A month before the Atlanta Olympics began I attended a press briefing there to gather string for preview stories. What struck me was a theme of people worrying about Southern heat and humidity. That’s the climate I grew up in. It didn’t seem like news to me, especially since I had covered Barcelona four years earlier and nearly melted in the humidity there. I remembered getting out of a shower and not being able to dry off with two towels. But the athletes who were complaining had been in hot places, too. I decided it was worth a story.
… Anticipating a preacher giving an invocation at tonight's opening ceremonies, Atlanta-born comic Jeff Foxworthy said, ''Lord, let us welcome the foreigners from other nations and prepare them for the butt-whuppin' they are about to receive.''
Even forgiving the reverend his Southern-fried patriotism, the U.S. Olympic team should benefit significantly from playing these Games on its own turf, mats, courts, pools and table tennis tables. …
Home field advantage is important in all sports. The fourth U.S. Olympics in my memory and the seventh in history was an easy subject for a preview story, but what made it more interesting for me was the way so many American athletes treasured an opportunity that most Olympians never get. Rules changes that permitted professionals meant many U.S. athletes who would have moved on to other lives after Barcelona could – and happily did – extend their sports participation to compete for once in their careers at home. It produced an enormous medal haul without an asterisk like the one caused by the boycott of the Los Angeles Olympics.
ATLANTA – Kerri Strug came to Atlanta for the gold medal. By the time she made her final vault, she did not know the United States already had earned the gold.
What she did know Tuesday night as she stood at the head of the runway looking at the vaulting horse was that her left ankle was in pain, that her first attempt had ended on her rear end, that both of teammate Dominique Moceanu's vaults before hers had gone splat as well, that she was the last U.S. competitor - that no country had ever defeated Russia or the Soviet Union in Olympic women's team gymnastics. …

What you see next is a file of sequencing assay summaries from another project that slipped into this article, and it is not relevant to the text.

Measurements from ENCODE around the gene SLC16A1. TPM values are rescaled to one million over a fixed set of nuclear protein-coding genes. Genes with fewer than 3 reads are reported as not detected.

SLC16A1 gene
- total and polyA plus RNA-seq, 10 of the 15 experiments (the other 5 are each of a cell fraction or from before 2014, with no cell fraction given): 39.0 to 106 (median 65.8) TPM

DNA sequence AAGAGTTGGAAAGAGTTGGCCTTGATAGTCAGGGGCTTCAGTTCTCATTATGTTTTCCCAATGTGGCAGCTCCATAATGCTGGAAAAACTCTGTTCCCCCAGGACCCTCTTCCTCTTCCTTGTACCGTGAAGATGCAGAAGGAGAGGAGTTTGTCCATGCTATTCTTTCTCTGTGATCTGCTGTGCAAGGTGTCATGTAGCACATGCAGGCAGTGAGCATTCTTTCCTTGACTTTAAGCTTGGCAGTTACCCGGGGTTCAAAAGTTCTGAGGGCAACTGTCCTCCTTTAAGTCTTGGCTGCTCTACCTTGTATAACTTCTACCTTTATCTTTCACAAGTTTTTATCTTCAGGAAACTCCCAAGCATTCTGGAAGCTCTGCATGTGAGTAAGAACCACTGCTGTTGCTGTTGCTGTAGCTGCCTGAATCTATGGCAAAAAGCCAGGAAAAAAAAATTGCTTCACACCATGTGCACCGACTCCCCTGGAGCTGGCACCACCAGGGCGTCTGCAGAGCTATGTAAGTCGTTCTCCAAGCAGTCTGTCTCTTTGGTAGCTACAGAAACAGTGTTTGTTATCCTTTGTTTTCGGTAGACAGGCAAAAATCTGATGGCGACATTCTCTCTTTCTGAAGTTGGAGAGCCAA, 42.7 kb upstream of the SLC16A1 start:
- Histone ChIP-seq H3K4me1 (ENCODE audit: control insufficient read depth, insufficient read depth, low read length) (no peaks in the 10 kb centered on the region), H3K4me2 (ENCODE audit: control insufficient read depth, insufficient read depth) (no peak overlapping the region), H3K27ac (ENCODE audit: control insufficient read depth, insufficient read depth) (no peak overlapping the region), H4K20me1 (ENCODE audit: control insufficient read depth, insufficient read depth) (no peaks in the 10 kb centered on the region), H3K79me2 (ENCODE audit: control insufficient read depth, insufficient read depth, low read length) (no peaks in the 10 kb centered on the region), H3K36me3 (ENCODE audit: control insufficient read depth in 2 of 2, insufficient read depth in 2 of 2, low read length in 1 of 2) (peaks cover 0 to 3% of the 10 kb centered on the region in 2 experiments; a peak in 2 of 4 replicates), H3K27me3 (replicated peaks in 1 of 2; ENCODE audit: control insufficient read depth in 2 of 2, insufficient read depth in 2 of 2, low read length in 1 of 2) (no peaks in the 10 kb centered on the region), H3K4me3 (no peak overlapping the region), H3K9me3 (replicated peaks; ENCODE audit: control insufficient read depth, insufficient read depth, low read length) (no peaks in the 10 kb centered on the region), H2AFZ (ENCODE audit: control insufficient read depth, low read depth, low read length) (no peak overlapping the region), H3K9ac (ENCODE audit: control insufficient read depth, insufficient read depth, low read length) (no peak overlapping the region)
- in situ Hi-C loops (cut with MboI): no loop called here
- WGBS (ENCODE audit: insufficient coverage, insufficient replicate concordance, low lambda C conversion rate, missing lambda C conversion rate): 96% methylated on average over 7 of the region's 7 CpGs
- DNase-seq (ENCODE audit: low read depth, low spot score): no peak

Because a San Jose athlete – high school student Amy Chow – had been on the U.S. women’s national gymnastics team in the year leading up to Atlanta, I had gone to Boston to cover the Olympic trials and had gotten to know several of the athletes and coaches who would go to Atlanta. Amy was why I happened to pick the Georgia Dome as the place to be the night the women’s team gold medal was decided. I didn’t expect her to be the star but part of a historic story about possibly winning one of the most prominent Summer Olympic events. What occurred that night brought back memories of watching the 1976 Montreal Olympics on TV and seeing a Japanese gymnast compete on a broken leg to help his team win the men’s gold medal. It was of many times that Olympic television memories from my youth helped me write stories with deeper context than I otherwise could have done.
ATHENS, Ga. – For the low, low price of $53 you could have bought yourself a piece of women's sports history Thursday night.
That would have gotten you one of the cheap seats for the United States' 2-1 gold-medal victory over China - the first women's Olympic soccer medal - before 76,481 fans, the world's largest women's soccer crowd and the largest in the United States to see a women's sporting event. …
The growing acceptance of women as athletes was a big story even before the Atlanta Olympics, partly a consequence of the Nixon-era law called Title IX that required schools and colleges to provide equal educational opportunities – including sports – to girls and women. But Atlanta was the first Olympics to add women’s soccer, and because it had not proved itself as a television draw, NBC did not show the gold medal game in its telecast. Nevertheless, the University of Georgia’s Sanford Stadium, where the Bulldogs’ football team played, drew a Bulldog-sized crowd to see women play a sport few Americans cared about otherwise. Three years later I would be covering women’s soccer again and football-sized crowds would be common. NBC cut to live interviews with the U.S. players immediately when the final score was announced, which delayed interviews by the written press like me and started pushing us toward our deadlines. However, a Bay Area member of the U.S. team made it a point to come to speak with me as soon as she was off camera, which helped me get my story in on time. Several years later, when Brandi Chastain had become a household name for scoring the winning goal in the Women’s World Cup, we were on the same women’s professional team – I as the public relations director. I introduced her as a speaker to the annual AWSM (Association of Women in Sports Media) Convention of women sports writers with that anecdote about her understanding of and cooperation with news media.